Yoshihiko SATOH’s SCHEMA (of the Universe)

*image: satoh.jpg
Yoshihiko SATOH / 2012 / the sample image for the exhibition “SCHEMA”

Preface to the exhibition “SCHEMA”

Yoshihiko SATOH is known for his unique sculptures of redesigned certain products, such as motor cycle, audio speaker, musical instrument and its effecter, since his 12 neck guitar “Present Arms” won the 2002 Kirin Art Award.
His expression is based on amplification and dismantlement of the mass produced goods, thus seems an exaggeration of economic growth along industrialism in the late 20th century, whilst brings a sort of pathos in such retrospect behind that beautiful designs.

The title of this exhibition SCHEMA basically means a plan, diagram, or scheme, is a term used in many disciplines to describe an organized pattern that assists to explain or mediate its structure or form.

In this exhibition, SATOH lays out a schema of the universe on the two-dimensional image, that forms a electric control unit derived from an air plane’s cockpit, that projects our surroundings and the environmental issues confronting us, for instance, energy problems, economic values, etc…

The beautiful design of its interface, instrument panel and switches evoke a mandala*, besides its functional aspect associated with that of our urban space.
Thus yields a fractal image of the world as if that interacts with reality, whilst a suggestion for revising ourselves.

* mandala – the sacred art painting in Buddhism and Hindu, forms a diagram depicting the universe.

Artist’s Profile
http://roentgenwerke.com/04galleryartists/04satoh_e.html

Artists using physical computing and processing from today’s class

Artists from today’s class:

Immaterials: Light painting WiFi by Timo Arnall, Jørn Knutsen and Einar Sneve Martinussen

My little piece of Privacy by Niklas Roy

Natures and …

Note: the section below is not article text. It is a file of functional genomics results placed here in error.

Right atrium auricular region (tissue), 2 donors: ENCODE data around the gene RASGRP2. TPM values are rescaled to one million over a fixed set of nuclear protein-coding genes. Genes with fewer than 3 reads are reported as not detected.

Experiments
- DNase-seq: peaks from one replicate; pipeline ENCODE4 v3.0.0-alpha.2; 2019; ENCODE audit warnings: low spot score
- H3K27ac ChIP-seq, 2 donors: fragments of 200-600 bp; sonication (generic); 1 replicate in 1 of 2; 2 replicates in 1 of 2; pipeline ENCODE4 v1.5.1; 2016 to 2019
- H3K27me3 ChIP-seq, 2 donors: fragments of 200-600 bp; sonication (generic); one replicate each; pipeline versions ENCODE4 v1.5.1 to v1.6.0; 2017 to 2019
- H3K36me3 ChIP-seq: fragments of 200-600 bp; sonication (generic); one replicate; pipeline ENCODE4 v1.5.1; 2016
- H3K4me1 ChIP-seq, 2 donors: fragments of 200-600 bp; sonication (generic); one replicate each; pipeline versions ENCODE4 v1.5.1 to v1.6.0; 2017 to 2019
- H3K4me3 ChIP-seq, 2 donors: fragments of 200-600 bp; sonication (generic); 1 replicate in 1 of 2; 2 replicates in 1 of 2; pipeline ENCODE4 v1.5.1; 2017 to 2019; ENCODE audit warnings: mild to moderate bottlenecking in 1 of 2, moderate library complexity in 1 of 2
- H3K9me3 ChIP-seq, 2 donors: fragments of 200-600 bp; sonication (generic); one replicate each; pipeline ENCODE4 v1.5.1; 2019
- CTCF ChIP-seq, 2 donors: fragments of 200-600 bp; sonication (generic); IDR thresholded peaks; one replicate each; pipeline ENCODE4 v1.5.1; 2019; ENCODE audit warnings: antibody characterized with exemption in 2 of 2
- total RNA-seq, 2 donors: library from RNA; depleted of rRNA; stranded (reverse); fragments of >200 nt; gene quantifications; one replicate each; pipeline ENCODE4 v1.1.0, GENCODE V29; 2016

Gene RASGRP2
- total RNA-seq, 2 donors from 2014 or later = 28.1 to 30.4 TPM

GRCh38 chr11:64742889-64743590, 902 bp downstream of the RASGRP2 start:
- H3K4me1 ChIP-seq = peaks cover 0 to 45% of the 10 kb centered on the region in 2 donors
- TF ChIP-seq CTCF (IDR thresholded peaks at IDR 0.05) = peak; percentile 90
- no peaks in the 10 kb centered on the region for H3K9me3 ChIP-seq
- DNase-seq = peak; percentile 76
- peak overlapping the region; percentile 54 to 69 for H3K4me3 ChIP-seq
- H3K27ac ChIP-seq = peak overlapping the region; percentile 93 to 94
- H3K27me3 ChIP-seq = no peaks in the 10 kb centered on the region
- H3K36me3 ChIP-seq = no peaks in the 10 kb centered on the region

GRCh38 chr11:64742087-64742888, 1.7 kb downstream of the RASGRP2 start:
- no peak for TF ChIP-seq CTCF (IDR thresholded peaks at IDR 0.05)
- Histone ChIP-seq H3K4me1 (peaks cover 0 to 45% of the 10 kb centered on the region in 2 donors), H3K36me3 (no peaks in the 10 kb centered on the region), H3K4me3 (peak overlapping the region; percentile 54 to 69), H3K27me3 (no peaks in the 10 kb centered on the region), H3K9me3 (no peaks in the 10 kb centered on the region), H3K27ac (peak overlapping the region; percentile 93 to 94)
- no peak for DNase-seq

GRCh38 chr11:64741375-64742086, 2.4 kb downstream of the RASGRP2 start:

Strata #1 by Quayola

Web apps for learning code online

Here are some web-based interactive code environments for learning markup or programming via tutorials or just practicing or showing examples.

I’ve know about W3Schools’ Tryit Editor ever since I first learned Javascript on their site. Edit code on the left and click to try it on the right.

CssDesk allows you to create, test, and share HTML/CSS markup within an online editor. Good for quick demos.

Codecademy is a full-on interactive “shell” and step-by-step tutorial for learning Javascript. The UI returns results and shows errors, and users can earn badges and points as they move through the tutorials.

The ProcessingJS website offers an IDE for writing and running Processing code within the browser. Great for workshops where installing software is not an option.

While not really focused on teaching, ScraperWiki’s PHP scraper creation environment actually let’s you run server-side code. It even let me run this statement which I thought was rather impressive.

$str = file_get_contents('http://owenmundy.com','');
$arr = explode("\n",$str);
print $arr[100];

ScraperWiki also offers a Ruby and Python tool too. Very cool.

Social engagement through games

Here are two great interactive projects each with a pedagogical twist. Both combine the pleasure of gaming with a narrative that is relevant and immediate.

In People’s Pie, you control the budget of the federal government. You choose how federal revenues should be raised and how taxpayers’ money should be spent. You must decide how to fund programs that are important to you, without setting taxes too high or borrowing too much money.

Phone Story is a game for smartphone devices that attempts to provoke a critical reflection on its own technological platform. Under the shiny surface of our electronic gadgets, behind its polished interface, hides the product of a troubling supply chain that stretches across the globe.

Turbulence Spotlight: “Six Sided Strange” by Jason Nelson

Turbulence Spotlight: “Six Sided Strange” by Jason Nelson
http://turbulence.org/spotlight/jasonnelson/wocu1.html

“Six Sided Strange” is a net-artwork series built from unsolvable Rubik’s cubes and hidden narratives, from pixilated game character collages to abstract streams of color and lines. The cube is central to how we organize and understand. It is a puzzle of unsolvable junctures, a humanistic shape created to order and organize. “Six Sided Strange” disrupts the cube, wandering inside/around the recombinatory playground of Rubik’s 56 squares, exploring how images and designs relate to narrative. These are interactive/dynamic sculptures, brief storylands, and all manner of wonderments. There is nothing to win, but then again there never was.